HC-7 RESCUE 129(1) 23-Dec-1972 (Saturday)

HH-3A Sikorsky Seaking helo Det 110 Big Mother #63
USS Horne (DLG-30) Combat Day (2)
0.4 miles off North Vietnam island
Water: 70⁰ Air: 72⁰ Wind: 8-12 knots Sea State: 2

Pilot – LT Craig A. Peterson
Co-pilot – LT Timothy A. Trotter
1st crew – ADJ-3 Gary L. Paul
2nd crew – AT-2 Thomas M. McCann

Rescue Report; (2)(3)

Alert Received – 17:16- Ship’s 1MC
Vehicle Departed – 17:21 – 38 Miles –
Arrived on Scene – 17:40 – Held 5 minutes for RESCAP
Located Survivor – 17:45 – Vectors from OSC and Survivors smoke
Begin Retrieval – 17:46 – Put swimmer in water, hoisted swimmer & survivor
Ended Retrieval – 17:51 –
Survivor Disembarked – 18:20 – USS Horne (DLG-30)
Total SAR time – this vehicle 1 hours – 04 minutes.

F-4J Phantom (Shamrock 210) (6) (AJ-210) 153885
(Fighting Shamrocks) VMFA-333, USMC,
USS America (CVA-66)

Lt Col John K. Cochran (3)(12)
Maj Henry S. Carr III (3)(12)

The CO of VMFA-333 assigned to escort a photographic reconnaissance aircraft on a mission over the North Vietnamese coast. The mission was to obtain intelligence on the location of the North Vietnamese Navy’s torpedo boats, which could potentially pose a threat to TF 77 operations in the Gulf of Tonkin. The Phantom was hit in the tail by 85mm flak and badly damaged as the aircraft was flying over one of the many groups of islands off the coast near Hon Gay. A fuel cell was ruptured and the aircraft caught fire. Moments later the crew ejected and landed in the sea about 15 miles southeast of Hon Gay from where they were rescued by a Navy HH-3A SAR helicopter. Lt Col Cochran returned to the USA for hospitalization for back injuries and command of the Squadron passed to Maj Lee Lasseter who had survived being shot down on 11 September. (5)

“17:13 set flight quarters for SAR alert, downed pilot bearing 010 at 21 miles. 17:21 launched helo Big Mother 63. 17:22 set course 010, set speed 25 knots. Preceeding to station five miles radius of 20⁰15’N, 107⁰20’E in company with USS L.F. MASON (DD-852). 18:16 received helo Big Mother 63 with Cochrane, John K. LTCOL USMC, VMFA-333, USS America onboard and CARR, Henry S. III, MAJ, VMFA-333, USS America onboard. Both men taken to the medical officer for treatment of injuries. LTCOL Cochrane suffered a severe back strain, prognosis – good. MAJ Carr received second degree burns on face and neck, prognosis – good.” (12)

“17:13 received report that aircraft bureau number 153885 was hit and went into the water at 20.47N, 107.21E. Both LtCol John K. Cochran and Maj Henry S. Carr III were subsequently rescued. Extent of injuries are unknown. (13)

“A Navy Superstar: Helo Man Decorated for Viet Heroism” (7)
Thomas McCann – received Silver Star (Rescue 129) and DFC (Rescue 112)
“I am over whelmed! I was just doing my job.” .. “This is the proudest day of my life!”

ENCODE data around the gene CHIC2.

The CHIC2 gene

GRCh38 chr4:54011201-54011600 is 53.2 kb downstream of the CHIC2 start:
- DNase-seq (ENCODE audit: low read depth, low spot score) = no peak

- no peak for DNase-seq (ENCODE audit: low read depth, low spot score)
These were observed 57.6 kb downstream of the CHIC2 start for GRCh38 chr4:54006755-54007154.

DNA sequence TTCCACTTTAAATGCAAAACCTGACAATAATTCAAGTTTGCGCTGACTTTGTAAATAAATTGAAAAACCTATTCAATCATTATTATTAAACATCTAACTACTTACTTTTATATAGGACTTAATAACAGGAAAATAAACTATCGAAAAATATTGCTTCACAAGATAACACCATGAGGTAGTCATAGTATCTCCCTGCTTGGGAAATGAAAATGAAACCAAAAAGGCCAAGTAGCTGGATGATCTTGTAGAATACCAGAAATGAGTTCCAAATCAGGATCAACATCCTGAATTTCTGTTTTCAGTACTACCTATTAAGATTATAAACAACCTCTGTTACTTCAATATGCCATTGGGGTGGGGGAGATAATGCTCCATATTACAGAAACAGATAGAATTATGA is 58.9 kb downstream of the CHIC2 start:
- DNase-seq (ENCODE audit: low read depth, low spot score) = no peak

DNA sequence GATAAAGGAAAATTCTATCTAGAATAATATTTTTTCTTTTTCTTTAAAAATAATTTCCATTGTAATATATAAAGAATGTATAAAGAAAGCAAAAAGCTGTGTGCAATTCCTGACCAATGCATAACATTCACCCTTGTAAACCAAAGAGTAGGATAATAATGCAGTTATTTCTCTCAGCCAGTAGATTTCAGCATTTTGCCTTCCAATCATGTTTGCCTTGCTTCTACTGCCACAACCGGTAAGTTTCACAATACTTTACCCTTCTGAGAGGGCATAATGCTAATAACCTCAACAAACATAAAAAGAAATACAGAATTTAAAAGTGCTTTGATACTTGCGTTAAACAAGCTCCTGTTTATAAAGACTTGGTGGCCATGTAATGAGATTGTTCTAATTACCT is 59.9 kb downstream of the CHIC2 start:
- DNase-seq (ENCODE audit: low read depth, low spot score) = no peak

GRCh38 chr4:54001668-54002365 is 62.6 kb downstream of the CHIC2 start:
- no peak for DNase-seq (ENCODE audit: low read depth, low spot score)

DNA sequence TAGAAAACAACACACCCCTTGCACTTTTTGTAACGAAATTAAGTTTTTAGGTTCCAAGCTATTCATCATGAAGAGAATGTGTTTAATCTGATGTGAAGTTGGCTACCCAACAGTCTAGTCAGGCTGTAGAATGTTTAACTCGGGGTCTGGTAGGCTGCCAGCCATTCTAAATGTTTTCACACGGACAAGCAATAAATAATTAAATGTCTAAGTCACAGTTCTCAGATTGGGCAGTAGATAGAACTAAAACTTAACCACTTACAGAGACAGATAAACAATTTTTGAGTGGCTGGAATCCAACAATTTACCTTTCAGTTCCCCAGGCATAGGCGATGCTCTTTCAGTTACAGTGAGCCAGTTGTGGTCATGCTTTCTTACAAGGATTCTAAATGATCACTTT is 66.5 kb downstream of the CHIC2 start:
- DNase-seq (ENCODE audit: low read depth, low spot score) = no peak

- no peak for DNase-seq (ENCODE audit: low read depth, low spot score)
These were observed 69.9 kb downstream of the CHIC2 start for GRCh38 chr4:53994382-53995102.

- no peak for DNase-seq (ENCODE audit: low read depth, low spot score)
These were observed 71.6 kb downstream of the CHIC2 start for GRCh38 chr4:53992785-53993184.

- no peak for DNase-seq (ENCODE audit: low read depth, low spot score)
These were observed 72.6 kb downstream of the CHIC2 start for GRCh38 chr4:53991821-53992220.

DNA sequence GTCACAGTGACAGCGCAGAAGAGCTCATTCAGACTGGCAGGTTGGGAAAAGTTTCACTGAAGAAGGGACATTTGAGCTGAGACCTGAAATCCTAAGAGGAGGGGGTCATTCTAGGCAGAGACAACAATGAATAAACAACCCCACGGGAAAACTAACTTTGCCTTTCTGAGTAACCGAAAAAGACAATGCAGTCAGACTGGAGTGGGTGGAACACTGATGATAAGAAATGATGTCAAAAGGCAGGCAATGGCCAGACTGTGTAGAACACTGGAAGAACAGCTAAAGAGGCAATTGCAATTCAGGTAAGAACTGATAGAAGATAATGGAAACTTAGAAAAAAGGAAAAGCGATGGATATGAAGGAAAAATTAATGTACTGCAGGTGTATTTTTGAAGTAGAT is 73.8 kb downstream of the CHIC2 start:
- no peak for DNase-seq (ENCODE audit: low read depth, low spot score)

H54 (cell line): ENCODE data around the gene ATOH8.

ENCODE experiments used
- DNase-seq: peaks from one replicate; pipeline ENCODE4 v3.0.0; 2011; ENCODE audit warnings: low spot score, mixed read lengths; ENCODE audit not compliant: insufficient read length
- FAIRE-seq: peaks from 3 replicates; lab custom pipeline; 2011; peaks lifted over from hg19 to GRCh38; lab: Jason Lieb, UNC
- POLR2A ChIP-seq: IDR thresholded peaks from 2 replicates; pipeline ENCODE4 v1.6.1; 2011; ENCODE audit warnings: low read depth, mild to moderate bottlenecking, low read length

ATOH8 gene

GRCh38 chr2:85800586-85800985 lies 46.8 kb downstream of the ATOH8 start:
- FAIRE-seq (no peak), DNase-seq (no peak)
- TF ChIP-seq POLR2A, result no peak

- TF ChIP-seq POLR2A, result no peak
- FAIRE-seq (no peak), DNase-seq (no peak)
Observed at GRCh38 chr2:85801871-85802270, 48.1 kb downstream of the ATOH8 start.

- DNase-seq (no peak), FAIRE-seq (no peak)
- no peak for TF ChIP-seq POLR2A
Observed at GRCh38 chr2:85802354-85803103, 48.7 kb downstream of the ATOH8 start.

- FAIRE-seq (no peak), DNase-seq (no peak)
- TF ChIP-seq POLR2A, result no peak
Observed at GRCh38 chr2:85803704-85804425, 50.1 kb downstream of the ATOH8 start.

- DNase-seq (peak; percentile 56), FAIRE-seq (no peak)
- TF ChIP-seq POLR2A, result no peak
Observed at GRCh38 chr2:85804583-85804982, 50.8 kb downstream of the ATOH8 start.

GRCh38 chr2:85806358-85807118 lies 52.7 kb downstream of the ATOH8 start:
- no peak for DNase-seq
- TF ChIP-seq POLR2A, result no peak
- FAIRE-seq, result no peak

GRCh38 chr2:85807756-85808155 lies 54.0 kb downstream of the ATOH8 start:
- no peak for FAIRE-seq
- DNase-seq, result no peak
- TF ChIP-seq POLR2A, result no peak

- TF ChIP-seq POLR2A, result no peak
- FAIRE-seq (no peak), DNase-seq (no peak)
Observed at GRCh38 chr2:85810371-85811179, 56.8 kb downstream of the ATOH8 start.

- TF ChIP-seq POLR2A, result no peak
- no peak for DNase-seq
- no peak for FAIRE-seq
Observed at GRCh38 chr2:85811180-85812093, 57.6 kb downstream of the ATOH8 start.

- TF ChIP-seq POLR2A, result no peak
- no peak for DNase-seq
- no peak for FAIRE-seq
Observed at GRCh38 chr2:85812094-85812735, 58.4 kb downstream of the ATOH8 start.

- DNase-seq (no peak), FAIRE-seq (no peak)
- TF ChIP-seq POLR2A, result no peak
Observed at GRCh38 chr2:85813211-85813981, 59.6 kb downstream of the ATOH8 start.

Big Mother 63 was positioned on board OSWALD the USS HORNE (DLG-30) in a standard 15-minute alert status. At 17:16 word was passed over the 1-MC to launch Big Mother 63. This started the helo crew and flight deck crew back to the aircraft. Approximately one minute later, a SAR launch was called. Both the fight deck crew and flight crew expedited and were waiting for a green deck for winds two minutes later. CIC aboard the HORNE had plotted the pilots down position on a large detailed map, folded it to cockpit size and had a runner deliver it to the aircraft by the time the aircraft was engaged. Winds for launch were approximately 10 STRB at 20 knots in order to hasten getting us off the deck. It should be noted that earlier that day, the HORNE and Big Mother 63 had evaluated several winds including those to starboard for the HH-3A, DLG-26 ships SAR launch/recovery flight envelopes.

Launch was SAR COMMON (button 5) with SAR SECONDARY (282.8) as a backup and GUARD being monitored. BIG MOTHER 63 was vectored north 33 miles where a five minute orbit was established while RESCAP was closing the area. During the orbit the On-Scene-Commander an A-5 off the USS AMERICA described the area and the fire which could be expected, AAA, coastal defense guns, small arms, and 81mm. An A-6 tanker with 20mm joined the On-Scene-Commander to provide some support until RESCAP arrived. With RESCAP 40 miles out and BIG MOTHER 63 five miles from the beach and survivors not in sight and no voice communication with the survivors, heavy small arms and automatic weapons opened up on the helo. The coastal defense guns got off a few rounds but RESCAP had arrived and silenced them in short order. At one mile from feet dry we started a turnout of the area since we hadn’t sighted the survivors and the intensity of fire had increased. At this point a smoke was spotted 2000 yards off the beach and the crew went into the rescue routine. Altitude and airspeed which had been 120 knots and 40 feet was lowered to about 20 feet and 100 knots. The swimmer moved aft to the cargo door area from his forward M-60 position. Everyone was calling small arms fire as though it was being directed at his position in the aircraft alone. The survivors were about 200 yards apart and at 10 foot and 10 knots swimmer drop was made to the farthest south (survivor). A left hand turn was made away from the direction of fire. By the time the 360 was made the swimmer was signaling for pick-up. A fast approach and a low 15 foot hover about one second for hookup was made and the aircraft moved out again making a left hand turn.